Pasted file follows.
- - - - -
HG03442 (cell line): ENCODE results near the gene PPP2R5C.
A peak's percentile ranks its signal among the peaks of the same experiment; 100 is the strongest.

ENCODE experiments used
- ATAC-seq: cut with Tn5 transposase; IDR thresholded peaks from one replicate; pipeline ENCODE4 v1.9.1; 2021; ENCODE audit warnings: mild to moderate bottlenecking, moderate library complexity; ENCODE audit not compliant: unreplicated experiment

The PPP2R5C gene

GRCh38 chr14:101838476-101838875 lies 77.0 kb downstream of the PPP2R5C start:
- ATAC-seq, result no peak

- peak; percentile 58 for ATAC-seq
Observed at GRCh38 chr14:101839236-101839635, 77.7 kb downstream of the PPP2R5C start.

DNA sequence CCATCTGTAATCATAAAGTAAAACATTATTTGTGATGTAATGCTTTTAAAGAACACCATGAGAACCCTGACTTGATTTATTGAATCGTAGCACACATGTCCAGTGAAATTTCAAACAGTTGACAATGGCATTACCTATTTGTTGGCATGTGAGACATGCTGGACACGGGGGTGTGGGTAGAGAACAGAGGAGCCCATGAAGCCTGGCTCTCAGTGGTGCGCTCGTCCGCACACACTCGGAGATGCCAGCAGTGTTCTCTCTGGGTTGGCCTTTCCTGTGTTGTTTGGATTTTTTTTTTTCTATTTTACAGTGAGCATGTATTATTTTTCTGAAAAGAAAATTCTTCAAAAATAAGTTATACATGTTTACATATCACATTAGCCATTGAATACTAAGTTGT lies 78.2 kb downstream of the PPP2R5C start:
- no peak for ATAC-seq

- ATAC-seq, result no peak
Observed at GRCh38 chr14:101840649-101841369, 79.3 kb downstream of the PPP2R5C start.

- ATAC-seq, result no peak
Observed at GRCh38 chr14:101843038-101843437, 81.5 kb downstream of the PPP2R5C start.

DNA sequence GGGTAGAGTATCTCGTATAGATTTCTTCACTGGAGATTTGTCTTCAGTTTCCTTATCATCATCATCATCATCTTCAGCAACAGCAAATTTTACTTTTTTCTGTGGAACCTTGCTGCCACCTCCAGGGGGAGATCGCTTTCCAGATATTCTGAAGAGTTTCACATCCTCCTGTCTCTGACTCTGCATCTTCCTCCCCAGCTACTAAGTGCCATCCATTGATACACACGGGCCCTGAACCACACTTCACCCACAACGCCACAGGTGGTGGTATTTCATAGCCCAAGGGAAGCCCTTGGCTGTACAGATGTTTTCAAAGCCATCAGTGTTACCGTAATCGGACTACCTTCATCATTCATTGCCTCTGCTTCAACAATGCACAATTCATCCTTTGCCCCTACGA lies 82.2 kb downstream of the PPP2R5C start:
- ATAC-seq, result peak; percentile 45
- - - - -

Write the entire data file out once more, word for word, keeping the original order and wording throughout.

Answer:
HG03442 (cell line): ENCODE results near the gene PPP2R5C.
A peak's percentile ranks its signal among the peaks of the same experiment; 100 is the strongest.

ENCODE experiments used
- ATAC-seq: cut with Tn5 transposase; IDR thresholded peaks from one replicate; pipeline ENCODE4 v1.9.1; 2021; ENCODE audit warnings: mild to moderate bottlenecking, moderate library complexity; ENCODE audit not compliant: unreplicated experiment

The PPP2R5C gene

GRCh38 chr14:101838476-101838875 lies 77.0 kb downstream of the PPP2R5C start:
- ATAC-seq, result no peak

- peak; percentile 58 for ATAC-seq
Observed at GRCh38 chr14:101839236-101839635, 77.7 kb downstream of the PPP2R5C start.

DNA sequence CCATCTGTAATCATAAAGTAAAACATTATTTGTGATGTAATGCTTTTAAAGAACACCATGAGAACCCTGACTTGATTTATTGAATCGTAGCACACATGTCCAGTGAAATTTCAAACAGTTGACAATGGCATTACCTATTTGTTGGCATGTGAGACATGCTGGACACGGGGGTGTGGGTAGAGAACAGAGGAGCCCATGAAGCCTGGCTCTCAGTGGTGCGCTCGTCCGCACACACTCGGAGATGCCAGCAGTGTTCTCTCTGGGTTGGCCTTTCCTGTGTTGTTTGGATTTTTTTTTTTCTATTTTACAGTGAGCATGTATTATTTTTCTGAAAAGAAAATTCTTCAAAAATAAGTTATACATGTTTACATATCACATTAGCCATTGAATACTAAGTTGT lies 78.2 kb downstream of the PPP2R5C start:
- no peak for ATAC-seq

- ATAC-seq, result no peak
Observed at GRCh38 chr14:101840649-101841369, 79.3 kb downstream of the PPP2R5C start.

- ATAC-seq, result no peak
Observed at GRCh38 chr14:101843038-101843437, 81.5 kb downstream of the PPP2R5C start.

DNA sequence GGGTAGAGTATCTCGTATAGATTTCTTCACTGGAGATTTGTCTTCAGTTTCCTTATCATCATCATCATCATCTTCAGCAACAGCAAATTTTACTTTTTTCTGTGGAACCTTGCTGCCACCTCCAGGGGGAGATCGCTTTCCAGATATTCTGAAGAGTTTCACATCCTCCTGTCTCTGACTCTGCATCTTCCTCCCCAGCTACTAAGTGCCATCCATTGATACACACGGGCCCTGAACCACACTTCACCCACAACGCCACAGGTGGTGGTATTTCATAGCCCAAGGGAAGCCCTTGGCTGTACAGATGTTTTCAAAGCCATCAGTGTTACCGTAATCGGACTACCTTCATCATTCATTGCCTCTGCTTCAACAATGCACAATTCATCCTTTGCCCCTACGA lies 82.2 kb downstream of the PPP2R5C start:
- ATAC-seq, result peak; percentile 45